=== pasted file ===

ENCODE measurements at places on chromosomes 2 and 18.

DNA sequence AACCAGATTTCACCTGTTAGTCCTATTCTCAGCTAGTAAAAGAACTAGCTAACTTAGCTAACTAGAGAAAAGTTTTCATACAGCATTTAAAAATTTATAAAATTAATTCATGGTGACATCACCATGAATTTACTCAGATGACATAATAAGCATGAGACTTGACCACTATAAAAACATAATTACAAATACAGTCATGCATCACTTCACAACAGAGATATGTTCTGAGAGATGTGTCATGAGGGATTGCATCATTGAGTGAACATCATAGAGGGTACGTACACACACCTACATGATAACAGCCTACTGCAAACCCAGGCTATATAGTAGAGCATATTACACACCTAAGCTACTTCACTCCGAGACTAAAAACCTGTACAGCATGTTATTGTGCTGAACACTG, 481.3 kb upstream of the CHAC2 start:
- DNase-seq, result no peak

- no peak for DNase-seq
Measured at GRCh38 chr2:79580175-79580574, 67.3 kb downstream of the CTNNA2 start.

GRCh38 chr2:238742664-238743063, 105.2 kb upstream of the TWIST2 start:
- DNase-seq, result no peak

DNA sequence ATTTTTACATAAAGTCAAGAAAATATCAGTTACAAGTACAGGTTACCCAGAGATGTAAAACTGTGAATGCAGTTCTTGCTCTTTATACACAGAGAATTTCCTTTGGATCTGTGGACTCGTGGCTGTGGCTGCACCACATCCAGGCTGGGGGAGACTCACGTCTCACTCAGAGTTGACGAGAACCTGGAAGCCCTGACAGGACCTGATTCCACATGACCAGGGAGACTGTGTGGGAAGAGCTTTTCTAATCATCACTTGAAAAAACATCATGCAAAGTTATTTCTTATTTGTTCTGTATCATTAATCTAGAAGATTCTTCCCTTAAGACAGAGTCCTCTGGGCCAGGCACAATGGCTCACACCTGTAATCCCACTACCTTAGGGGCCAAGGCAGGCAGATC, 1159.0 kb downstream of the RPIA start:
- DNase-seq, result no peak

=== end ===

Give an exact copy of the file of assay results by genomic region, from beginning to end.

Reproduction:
ENCODE measurements at places on chromosomes 2 and 18.

DNA sequence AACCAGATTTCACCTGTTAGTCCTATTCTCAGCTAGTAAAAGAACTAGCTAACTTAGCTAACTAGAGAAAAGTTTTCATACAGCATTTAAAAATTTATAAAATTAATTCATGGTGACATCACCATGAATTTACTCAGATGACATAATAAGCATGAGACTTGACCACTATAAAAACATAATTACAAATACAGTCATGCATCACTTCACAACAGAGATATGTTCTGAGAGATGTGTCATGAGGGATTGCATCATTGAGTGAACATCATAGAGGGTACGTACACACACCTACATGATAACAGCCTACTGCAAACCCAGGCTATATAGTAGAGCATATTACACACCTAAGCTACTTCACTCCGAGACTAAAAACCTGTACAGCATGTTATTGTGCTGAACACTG, 481.3 kb upstream of the CHAC2 start:
- DNase-seq, result no peak

- no peak for DNase-seq
Measured at GRCh38 chr2:79580175-79580574, 67.3 kb downstream of the CTNNA2 start.

GRCh38 chr2:238742664-238743063, 105.2 kb upstream of the TWIST2 start:
- DNase-seq, result no peak

DNA sequence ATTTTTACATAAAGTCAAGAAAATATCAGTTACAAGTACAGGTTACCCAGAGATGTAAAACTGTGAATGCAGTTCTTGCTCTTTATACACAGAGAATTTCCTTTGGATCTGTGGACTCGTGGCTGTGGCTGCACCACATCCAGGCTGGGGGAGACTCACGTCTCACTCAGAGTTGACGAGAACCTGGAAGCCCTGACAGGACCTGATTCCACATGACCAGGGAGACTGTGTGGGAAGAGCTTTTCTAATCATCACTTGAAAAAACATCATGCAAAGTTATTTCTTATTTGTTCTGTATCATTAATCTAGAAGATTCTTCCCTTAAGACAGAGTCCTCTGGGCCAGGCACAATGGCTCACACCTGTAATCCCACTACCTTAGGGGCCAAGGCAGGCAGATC, 1159.0 kb downstream of the RPIA start:
- DNase-seq, result no peak